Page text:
in a perfect world of yancies: Nomadic Economist

24 April 2008

Nomadic Economist

So on my way to Chicago I was reading the Economist and I came across this Leader about mobile technology and behavior. Fascinating.

Illustration by Belle Mellor for the Economist.

Some of it is quite wonderful and encouraging:
The car divided cities into work and home areas; wireless technology may mix them up again, with more people working in suburbs or living in city centres.
Huzzah, I say.

Some is less rosy, especially as concerns social interaction.
As for friends and family, permanent mobile connectivity could have the same effect as nomadism: it might bring you much closer to family and friends, but it may make it harder to bring in outsiders. It might isolate cliques. Sociologists fret about constant e-mailers and texters losing the everyday connections to casual acquaintances or strangers who may be sitting next to them in the café or on the bus.

Deeper in, though, in the special report, things get even more interesting.

I won't keep quoting it back to you, but here's one salient bit:
Urban nomads have started appearing only in the past few years. Like their antecedents in the desert, they are defined not by what they carry but by what they leave behind, knowing that the environment will provide it. Thus, Bedouins do not carry their own water, because they know where the oases are. Modern nomads carry almost no paper because they access their documents on their laptop computers, mobile phones or online. Increasingly, they don't even bring laptops. Many engineers at Google, the leading internet company and a magnet for nomads, travel with only a BlackBerry, iPhone or other “smart phone”. If ever the need arises for a large keyboard and some earnest typing, they sit down in front of the nearest available computer anywhere in the world, open its web browser and access all their documents online.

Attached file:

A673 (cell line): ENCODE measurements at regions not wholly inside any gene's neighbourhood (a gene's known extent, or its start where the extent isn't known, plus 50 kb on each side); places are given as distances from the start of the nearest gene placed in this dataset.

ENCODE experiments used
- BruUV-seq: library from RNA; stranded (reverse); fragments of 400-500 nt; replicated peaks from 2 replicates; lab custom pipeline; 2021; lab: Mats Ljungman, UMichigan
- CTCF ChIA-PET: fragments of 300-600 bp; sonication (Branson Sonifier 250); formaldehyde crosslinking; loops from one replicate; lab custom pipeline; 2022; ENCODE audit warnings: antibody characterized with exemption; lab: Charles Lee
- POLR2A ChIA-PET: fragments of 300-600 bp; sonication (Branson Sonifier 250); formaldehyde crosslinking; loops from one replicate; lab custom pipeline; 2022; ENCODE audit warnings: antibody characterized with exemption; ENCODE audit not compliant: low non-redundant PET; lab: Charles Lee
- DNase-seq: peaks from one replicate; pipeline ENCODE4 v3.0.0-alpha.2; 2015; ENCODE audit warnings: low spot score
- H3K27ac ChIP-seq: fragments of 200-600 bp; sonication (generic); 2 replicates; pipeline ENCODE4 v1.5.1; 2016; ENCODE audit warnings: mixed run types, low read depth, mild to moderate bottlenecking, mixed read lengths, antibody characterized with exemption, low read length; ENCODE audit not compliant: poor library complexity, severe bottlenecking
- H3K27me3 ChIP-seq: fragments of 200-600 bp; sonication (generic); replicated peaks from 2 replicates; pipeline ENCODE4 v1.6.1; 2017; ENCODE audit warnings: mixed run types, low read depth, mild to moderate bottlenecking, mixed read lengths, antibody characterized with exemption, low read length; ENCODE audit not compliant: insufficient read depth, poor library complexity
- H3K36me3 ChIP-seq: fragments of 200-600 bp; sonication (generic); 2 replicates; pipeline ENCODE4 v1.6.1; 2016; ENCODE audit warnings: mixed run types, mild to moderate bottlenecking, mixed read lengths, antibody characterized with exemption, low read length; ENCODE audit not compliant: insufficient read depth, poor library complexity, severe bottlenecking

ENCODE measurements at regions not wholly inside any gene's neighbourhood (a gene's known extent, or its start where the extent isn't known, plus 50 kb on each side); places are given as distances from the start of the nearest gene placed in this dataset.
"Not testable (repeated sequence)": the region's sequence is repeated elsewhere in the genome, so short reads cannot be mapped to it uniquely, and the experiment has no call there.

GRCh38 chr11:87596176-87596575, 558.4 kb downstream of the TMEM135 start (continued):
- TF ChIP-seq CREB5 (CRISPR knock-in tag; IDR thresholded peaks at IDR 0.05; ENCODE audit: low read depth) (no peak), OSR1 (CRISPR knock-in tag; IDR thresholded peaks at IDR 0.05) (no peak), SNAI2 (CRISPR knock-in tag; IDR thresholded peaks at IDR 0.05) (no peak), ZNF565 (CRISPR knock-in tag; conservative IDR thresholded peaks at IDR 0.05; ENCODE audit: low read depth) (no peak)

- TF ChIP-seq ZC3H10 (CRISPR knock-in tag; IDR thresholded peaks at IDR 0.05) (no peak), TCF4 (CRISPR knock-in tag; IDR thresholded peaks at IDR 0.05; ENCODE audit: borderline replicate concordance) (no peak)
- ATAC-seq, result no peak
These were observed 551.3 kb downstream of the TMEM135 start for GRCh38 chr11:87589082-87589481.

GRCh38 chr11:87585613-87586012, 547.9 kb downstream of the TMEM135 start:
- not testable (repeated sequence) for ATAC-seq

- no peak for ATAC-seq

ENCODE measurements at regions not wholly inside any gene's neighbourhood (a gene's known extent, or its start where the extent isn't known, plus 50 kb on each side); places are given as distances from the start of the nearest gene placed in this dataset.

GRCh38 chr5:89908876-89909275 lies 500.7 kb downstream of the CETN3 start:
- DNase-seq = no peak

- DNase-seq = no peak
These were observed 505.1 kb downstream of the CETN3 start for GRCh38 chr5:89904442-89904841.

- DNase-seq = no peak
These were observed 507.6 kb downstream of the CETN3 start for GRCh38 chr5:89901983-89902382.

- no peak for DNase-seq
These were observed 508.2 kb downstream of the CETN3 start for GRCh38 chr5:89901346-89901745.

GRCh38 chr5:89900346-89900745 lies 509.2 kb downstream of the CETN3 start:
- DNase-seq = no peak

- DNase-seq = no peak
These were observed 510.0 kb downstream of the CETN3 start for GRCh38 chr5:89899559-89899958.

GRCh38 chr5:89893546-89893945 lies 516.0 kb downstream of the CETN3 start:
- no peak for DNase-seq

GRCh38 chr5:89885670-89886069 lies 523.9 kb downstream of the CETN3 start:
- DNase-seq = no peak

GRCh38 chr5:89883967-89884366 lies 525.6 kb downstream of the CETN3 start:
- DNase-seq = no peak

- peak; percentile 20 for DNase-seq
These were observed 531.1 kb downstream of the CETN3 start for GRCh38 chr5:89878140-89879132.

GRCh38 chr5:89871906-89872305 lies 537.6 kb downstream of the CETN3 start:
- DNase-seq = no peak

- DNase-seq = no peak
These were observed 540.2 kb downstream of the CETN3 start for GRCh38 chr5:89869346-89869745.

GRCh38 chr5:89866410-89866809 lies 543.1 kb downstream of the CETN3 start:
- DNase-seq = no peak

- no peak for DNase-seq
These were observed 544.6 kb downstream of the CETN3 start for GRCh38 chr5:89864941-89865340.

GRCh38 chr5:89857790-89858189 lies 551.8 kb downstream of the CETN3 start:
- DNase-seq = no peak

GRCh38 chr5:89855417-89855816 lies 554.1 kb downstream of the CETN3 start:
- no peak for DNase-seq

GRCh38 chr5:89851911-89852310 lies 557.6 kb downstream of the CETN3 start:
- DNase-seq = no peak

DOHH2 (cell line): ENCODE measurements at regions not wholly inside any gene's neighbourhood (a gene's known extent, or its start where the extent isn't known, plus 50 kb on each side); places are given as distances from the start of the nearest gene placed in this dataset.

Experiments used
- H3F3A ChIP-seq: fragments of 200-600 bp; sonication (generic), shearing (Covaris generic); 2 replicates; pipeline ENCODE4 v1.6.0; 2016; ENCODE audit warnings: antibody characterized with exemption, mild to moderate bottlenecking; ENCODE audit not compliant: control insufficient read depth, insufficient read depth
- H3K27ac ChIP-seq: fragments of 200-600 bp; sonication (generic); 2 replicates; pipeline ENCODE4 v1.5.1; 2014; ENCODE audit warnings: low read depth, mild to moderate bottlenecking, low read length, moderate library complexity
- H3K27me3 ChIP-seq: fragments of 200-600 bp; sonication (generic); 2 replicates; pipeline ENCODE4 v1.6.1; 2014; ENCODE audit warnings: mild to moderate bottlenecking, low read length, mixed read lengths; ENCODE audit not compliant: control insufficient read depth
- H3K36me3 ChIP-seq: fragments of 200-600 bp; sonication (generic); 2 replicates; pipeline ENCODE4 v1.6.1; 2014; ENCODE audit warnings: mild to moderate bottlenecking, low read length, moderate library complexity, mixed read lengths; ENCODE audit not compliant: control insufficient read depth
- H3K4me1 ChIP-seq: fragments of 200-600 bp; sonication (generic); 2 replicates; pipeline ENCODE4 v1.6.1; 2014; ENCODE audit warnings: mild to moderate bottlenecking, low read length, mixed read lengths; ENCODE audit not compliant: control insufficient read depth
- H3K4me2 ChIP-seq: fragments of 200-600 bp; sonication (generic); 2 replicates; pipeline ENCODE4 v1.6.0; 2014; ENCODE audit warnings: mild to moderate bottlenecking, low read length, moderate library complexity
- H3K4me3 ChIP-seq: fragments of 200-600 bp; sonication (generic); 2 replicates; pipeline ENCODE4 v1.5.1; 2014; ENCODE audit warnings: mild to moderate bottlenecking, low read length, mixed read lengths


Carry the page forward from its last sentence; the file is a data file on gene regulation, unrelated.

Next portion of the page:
Pretty interesting to note that, largely because of the prohibitive price of wi-fi at the Palmer in Chicago (booo!), I never used my laptop on the trip. All my emailing, scheduling, even checking the Greek text of Plato's Theaetetus? Cell phone. Quite a liberating feeling, I have to say.

And the whole social interaction thing? Well, Christian insisted that if I joined him for dinner I turn off my phone. I went upstairs to change, checked my email, and then fell asleep. . . . Now, I had been up since 4am, but it makes you wonder, doesn't it?


  1. Not much of a nomad here, no laptop, no cell phone, no ipod.....I guess a low tech score for me.
    I would like to hit a APA meeting that all you kids go to, I usually save the travel money for the International SK Congress and the Core Text and Courses (JW) each year.

  2. You big phony--I know you have a cell phone. You've sent me pictures from your damn cell phone. Probably have an iPod too that you're trying to hide . . .